Wednesday March 17, 2010
By Marina Mahathir
Two child brides made the news lately, one only after she was found in a semi-conscious state; and in each case their father had consented to the marriage.
THERE are perhaps no more base moments in morality than when fathers think it is OK to give away their ten-year-old daughters in marriage to men four times their age. Even worse, that it is done under the guise of religion.
In the past week we have learnt that two little girls were married off to grown men with the permission of their fathers, their wali. The newspapers were full of indignation but mostly focused on the fact that these marriages did not follow procedures, one having been allegedly conducted in a car.
At least one of the fathers claimed that he was “mesmerised” by the intended groom and therefore allowed his daughter to be taken in marriage.
The papers even allowed that these marriages may be permissible, as a loophole in the State Enactments gives judges the power to permit them despite the minimum marriage age for girls being 16.
Subsequently, one of the little girls has turned up semi-conscious, dumped in a mosque. One shudders at the thought of what she might have gone through.
What sort of society are we living in that we no longer recognise child abuse for what it is, especially when the cloak of religion is flung over it? What else do we call an adult man marrying a child but paedophilia?
If we want to blame the parents, we may have grounds but we also have to stop short. They believed what the groom said when he claimed that such a marriage is completely in line with religion because the Prophet Muhammad married his youngest wife Aisyah when she was six. (This legend is now disputed with some scholars contending that she was in fact 19.)
This is what happens when people have not only little religious knowledge but also have constantly been told never to question what so-called religious people tell them.
Had the father listened to his conscience, he might have remembered that the Prophet was first married to Khadijah, who was 15 years older than him, and that they had a loving marriage for 25 years, producing seven children.
He never married another woman until after Khadijah died; even then they were widows who needed care and protection or to seal alliances with tribal chiefs.
His love for his first wife was eternal because, as he was reportedly quoted to have said, “she believed in me when no one else did; she accepted Islam when people rejected me; and she helped and comforted me when there was no one else to lend me a helping hand”.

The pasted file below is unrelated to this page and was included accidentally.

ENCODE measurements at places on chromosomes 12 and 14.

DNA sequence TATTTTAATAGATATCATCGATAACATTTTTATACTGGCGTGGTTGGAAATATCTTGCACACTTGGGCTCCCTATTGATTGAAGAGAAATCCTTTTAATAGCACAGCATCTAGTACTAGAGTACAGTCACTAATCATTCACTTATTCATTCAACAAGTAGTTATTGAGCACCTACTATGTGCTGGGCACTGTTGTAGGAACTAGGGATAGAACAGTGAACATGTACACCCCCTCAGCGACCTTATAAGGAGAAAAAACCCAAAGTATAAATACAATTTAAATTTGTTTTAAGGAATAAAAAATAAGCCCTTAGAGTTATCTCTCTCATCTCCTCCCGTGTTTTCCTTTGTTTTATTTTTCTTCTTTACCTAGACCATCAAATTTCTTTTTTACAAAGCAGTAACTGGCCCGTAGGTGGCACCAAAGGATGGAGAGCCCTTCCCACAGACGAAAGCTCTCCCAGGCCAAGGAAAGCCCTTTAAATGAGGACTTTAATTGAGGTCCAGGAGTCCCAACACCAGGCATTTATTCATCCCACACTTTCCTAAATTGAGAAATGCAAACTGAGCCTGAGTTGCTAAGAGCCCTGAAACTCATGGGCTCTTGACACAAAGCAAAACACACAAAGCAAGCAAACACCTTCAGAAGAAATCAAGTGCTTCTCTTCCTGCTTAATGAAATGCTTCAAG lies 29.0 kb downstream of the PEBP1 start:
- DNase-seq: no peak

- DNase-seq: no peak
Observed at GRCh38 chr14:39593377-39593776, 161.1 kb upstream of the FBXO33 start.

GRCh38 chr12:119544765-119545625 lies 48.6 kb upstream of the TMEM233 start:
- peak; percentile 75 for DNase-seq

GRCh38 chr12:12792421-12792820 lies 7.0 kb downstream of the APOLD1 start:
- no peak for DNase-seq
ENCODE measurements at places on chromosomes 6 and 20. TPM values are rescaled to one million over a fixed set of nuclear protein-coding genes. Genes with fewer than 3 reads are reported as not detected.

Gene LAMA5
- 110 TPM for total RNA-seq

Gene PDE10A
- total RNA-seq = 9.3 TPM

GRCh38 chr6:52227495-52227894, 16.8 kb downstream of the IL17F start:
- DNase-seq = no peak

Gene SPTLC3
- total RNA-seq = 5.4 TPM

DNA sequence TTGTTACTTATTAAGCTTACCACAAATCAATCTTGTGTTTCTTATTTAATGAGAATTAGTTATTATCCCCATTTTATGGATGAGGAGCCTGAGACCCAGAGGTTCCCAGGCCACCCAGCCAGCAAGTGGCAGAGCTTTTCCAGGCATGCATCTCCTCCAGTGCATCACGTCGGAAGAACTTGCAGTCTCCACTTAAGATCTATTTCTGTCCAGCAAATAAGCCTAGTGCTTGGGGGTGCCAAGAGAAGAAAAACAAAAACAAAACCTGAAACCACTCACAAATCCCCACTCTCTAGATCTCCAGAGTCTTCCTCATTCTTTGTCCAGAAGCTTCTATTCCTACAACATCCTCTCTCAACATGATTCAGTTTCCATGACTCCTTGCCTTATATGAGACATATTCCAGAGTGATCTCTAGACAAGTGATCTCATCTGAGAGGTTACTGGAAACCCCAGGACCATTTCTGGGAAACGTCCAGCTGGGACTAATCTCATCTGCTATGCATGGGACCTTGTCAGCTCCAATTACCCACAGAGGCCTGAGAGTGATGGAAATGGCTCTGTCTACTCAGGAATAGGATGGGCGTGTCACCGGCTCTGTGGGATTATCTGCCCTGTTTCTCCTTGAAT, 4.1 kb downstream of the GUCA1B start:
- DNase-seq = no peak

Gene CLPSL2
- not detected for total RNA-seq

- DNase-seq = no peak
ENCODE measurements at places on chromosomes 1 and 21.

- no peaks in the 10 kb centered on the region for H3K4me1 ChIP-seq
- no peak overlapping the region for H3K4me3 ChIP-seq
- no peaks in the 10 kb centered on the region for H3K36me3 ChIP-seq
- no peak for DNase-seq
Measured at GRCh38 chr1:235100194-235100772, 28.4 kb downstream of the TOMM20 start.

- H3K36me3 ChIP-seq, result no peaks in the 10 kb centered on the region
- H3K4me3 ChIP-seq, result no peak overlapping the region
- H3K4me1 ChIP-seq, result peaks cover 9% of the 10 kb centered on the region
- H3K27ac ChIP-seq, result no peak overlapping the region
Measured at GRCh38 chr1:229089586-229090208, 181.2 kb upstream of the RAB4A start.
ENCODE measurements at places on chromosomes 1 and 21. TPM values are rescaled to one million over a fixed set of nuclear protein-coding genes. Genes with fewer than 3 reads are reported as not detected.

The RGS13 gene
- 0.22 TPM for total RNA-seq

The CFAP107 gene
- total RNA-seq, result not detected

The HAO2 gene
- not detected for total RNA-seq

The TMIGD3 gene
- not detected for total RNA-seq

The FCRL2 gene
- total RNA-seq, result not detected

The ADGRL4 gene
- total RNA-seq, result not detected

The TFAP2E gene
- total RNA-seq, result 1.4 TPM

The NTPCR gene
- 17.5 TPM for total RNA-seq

Had the father asked anyone with some knowledge, he might have found out what the law says about the legal age of marriage. But because someone quoted him something that sounded vaguely religious, he believed him and gave his daughter’s hand.
We have to ask ourselves how could this happen in our supposedly developing country in the 21st century? Indeed, how could so many things happen to our children, from being abandoned at birth (and often not surviving that) to pregnancy at an early age with little knowledge of how to cope?
On March 8, the UN Development Programme (UNDP) released the Asia Pacific Human Development Report with the focus on gender equality. Or rather, where such equality stands in Asia.
Unfortunately even with much economic progress, we all still fall short, with many gaps between the sexes remaining.
But Malaysia was supposed to be one of the success stories, with a high literacy rate, many girls in education and in the workplace. Yet in some areas we still fare poorly.
On March 9, India passed a Bill to reserve 33% of places in Parliament and state legislatures for women. In Pakistan, the President signed an Anti-Sexual Harassment Law.
In Malaysia we have not moved at all on either of these, despite ratifying the Convention on the Elimination of All Forms of Discrimination Against Women more than 15 years ago.
Interestingly enough, Malaysia also signed the Convention on the Rights of the Child in 1995 but with many reservations, including on children’s age of majority.
When we gasp at the idea of little girls being married off, we never ask how come it doesn’t happen also to little boys. It’s perhaps because we often view females as property to be given away as and when we feel like it.
Is it not ironic that while a Muslim father has free rein to give away his girl child in marriage, adult women, who presumably have much more agency than children, cannot marry if their fathers refuse permission, without going through the rigmarole of getting a court-appointed guardian?
In whose interest is it to perpetually treat women like children?